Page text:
In case you missed the news, funding for the National Flood Insurance Program (NFIP) which was set to expire on October 31, 2009, has been extended once again by Congress until December 18, 2009. This is the latest in a series of temporary extensions for the program approved by the House and Senate as part of an appropriations bill for the Department of the Interior. An overhaul of the 41-year-old program is currently taking a back seat to healthcare reform and other major legislation on Capitol Hill. Ever since Hurricane Katrina in 2005, there has been debate over how to improve the NFIP. Significant property damage caused by storm surge from Hurricane Ike in 2008, has fuelled that debate. Flooding related to hurricanes Katrina, Rita and Wilma in 2005 led to loss payments of $17.6 billion under the program. At the end of 2008, the NFIP had some 5.7 million policies in force and losses paid by the program totaled $2.6 billion that year. The average premium for an annual flood insurance policy is around $542, yet a 2008 poll by the I.I.I. found that only 17 percent of Americans have a flood insurance policy. Flood  damage  is excluded under standard homeowners and renters insurance policies. Check out I.I.I. information on flood insurance.

Chinese Drywall Puzzle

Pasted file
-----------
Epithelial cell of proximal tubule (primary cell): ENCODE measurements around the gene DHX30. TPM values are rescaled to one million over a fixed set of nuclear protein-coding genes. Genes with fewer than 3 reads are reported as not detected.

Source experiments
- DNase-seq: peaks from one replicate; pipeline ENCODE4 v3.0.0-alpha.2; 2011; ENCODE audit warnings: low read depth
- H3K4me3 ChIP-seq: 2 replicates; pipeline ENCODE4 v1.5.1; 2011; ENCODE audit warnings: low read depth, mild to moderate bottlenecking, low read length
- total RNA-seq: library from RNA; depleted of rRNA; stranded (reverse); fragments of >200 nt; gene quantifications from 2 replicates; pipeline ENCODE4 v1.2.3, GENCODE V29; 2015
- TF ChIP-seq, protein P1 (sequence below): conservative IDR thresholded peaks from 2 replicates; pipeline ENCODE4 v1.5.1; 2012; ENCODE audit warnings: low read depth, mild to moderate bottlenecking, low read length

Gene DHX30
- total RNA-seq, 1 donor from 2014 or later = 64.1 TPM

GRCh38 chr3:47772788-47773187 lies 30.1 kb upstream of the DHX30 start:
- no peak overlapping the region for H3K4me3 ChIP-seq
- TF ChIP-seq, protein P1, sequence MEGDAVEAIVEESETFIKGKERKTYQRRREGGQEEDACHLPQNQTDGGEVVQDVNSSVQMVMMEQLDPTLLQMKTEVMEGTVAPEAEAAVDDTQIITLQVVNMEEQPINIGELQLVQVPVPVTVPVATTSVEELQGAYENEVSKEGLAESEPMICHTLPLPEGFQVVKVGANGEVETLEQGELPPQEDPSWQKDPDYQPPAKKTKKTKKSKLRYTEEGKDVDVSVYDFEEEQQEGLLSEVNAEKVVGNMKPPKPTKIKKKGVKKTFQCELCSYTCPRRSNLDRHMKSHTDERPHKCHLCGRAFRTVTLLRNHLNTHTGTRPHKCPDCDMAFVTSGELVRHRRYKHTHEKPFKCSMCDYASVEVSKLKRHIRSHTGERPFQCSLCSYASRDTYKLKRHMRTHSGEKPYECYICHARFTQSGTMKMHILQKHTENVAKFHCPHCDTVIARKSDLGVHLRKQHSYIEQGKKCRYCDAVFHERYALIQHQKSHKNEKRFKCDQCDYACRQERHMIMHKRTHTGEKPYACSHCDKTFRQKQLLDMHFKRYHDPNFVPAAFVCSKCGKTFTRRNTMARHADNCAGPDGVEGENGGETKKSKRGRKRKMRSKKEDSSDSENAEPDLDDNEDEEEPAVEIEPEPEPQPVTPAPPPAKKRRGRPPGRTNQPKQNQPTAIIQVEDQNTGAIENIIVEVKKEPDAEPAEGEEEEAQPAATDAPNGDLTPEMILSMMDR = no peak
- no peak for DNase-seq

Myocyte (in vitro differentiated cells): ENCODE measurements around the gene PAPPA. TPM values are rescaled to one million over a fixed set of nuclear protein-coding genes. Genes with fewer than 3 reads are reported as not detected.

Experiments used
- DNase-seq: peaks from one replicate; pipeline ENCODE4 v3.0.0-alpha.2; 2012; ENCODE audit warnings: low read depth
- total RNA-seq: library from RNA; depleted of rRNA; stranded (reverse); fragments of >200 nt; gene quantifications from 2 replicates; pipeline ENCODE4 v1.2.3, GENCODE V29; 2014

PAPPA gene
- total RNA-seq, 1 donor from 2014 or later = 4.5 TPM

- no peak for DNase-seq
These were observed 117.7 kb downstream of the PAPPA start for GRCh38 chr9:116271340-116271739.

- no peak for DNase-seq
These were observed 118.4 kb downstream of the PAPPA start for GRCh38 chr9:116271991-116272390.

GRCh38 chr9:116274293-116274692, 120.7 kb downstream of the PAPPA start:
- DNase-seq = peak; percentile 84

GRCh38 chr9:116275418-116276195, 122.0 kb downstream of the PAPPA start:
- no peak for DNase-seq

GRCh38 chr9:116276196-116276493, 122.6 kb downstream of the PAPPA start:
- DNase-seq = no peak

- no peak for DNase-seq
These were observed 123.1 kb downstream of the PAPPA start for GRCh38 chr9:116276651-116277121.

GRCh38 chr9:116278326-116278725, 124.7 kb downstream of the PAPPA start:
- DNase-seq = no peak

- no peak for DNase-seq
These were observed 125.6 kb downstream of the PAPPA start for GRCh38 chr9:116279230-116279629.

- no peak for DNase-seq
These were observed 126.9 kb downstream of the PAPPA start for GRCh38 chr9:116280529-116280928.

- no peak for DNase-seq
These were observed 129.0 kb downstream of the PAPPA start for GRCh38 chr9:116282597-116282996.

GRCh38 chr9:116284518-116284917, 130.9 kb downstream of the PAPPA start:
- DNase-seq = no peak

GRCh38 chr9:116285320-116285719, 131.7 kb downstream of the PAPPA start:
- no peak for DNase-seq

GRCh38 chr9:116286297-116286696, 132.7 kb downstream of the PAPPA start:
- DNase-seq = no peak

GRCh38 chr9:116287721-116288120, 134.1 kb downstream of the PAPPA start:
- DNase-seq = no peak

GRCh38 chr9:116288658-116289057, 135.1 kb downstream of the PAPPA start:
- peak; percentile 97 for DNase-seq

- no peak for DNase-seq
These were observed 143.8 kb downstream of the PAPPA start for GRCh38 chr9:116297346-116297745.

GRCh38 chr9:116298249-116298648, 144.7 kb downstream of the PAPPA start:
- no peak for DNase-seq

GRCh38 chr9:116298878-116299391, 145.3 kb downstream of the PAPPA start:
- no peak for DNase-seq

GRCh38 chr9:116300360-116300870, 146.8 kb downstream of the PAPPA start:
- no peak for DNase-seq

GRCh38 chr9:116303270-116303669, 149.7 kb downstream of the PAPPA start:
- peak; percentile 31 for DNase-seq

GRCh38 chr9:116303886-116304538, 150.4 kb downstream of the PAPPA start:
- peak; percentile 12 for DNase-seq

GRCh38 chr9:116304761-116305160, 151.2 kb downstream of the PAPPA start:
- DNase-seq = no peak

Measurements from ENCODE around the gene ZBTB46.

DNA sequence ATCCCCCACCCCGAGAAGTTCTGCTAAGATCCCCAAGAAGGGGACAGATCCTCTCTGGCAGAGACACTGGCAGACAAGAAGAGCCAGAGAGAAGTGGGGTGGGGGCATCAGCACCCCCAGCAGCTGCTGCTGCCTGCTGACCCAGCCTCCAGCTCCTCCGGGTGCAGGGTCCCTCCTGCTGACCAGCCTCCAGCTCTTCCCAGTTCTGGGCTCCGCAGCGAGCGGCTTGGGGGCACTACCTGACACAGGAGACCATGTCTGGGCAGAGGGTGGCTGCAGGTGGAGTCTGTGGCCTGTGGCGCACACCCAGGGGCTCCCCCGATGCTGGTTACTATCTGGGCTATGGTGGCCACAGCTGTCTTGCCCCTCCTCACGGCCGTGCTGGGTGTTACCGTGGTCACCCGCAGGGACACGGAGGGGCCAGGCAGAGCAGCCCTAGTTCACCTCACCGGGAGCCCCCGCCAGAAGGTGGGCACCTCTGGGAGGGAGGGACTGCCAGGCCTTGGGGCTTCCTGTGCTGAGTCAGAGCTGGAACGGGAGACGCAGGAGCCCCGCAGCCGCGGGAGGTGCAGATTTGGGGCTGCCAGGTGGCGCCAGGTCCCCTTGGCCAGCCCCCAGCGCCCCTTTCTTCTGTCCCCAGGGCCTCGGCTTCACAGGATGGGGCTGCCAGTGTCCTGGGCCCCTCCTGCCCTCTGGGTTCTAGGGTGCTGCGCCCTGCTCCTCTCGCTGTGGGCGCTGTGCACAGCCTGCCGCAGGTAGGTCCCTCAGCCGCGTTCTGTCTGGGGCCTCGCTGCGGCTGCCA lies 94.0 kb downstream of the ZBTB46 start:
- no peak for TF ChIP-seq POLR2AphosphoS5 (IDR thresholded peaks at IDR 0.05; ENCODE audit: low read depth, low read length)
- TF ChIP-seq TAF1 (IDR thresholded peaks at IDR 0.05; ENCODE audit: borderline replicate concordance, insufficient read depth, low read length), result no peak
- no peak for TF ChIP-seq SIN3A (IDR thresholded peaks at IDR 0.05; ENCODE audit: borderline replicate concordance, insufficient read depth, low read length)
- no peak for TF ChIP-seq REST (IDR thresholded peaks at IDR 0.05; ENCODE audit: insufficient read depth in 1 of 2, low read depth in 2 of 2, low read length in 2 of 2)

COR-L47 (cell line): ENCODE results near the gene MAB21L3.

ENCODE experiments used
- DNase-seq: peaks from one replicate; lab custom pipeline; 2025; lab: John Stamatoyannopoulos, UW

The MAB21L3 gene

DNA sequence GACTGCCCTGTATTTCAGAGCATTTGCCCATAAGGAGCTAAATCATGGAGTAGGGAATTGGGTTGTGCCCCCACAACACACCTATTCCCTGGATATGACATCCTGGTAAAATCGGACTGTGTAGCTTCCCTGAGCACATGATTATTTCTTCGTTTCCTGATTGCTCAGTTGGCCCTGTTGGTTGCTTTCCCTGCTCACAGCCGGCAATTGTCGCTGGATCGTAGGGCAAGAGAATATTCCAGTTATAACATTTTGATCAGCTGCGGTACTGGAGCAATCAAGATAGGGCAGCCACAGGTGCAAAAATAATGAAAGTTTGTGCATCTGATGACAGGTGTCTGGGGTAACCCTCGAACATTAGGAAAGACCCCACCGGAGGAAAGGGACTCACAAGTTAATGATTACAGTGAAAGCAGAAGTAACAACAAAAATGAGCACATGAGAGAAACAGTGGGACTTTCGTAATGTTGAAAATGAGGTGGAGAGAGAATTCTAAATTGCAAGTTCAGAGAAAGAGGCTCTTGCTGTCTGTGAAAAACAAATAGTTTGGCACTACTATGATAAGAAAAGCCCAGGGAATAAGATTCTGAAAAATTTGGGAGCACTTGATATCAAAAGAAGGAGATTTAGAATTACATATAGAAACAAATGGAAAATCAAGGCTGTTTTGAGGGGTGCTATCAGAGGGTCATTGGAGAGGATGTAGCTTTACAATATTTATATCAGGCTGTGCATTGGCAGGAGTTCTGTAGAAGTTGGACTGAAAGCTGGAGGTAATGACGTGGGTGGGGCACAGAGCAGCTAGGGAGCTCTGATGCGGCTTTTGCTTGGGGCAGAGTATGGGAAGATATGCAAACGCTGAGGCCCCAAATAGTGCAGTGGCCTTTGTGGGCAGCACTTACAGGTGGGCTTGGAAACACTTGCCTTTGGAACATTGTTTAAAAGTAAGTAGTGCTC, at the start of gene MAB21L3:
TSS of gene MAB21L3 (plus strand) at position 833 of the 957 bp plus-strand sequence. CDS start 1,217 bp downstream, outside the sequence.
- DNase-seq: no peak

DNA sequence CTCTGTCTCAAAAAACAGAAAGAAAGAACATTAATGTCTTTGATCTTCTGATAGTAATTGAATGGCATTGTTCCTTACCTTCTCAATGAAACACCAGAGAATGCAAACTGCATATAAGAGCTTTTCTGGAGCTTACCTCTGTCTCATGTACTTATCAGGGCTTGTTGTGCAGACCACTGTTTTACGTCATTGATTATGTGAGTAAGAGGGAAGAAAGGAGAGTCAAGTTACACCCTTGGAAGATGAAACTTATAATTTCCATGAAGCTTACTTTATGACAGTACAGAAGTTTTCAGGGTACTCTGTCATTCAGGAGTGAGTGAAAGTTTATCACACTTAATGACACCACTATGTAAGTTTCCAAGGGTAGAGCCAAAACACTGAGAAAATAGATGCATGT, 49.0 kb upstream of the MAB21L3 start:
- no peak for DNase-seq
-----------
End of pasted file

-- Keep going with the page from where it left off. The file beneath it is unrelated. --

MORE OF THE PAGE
A Chinese drywall symposium hosted by the University of Florida College of Engineering will be held in Tampa, Florida on Thursday and Friday (November 5 and 6) of this week. The event will bring together researchers from the primary state and federal agencies to present their findings on technical topics such as materials analysis, emissions testing, exposure assessment and toxicology, remediation and repair. Florida Senator Bill Nelson is scheduled to give the keynote speech on Friday. A preliminary report from the Consumer Product Safety Commission (CPSC) late last week found that while Chinese drywall emits higher levels of sulfur gases and strontium than drywall manufactured in the United States, there is no evidence that the emissions are linked to health problems and metal corrosion. Indoor air testing of 10 homes in Florida and Louisiana was conducted for the study and an analysis of 50 additional homes is underway with the results expected within weeks. To-date CPSC has received nearly 1,900 reports from 30 states from consumers and homeowners concerned about problem drywall in their homes. We’ve noted before that homeowners insurance policies do not cover this type of loss due to exclusions for damage resulting from “faulty, defective or inadequate† products such as defective construction materials. Check out  the I.I.I. Chinese Drywall fact sheet for more information.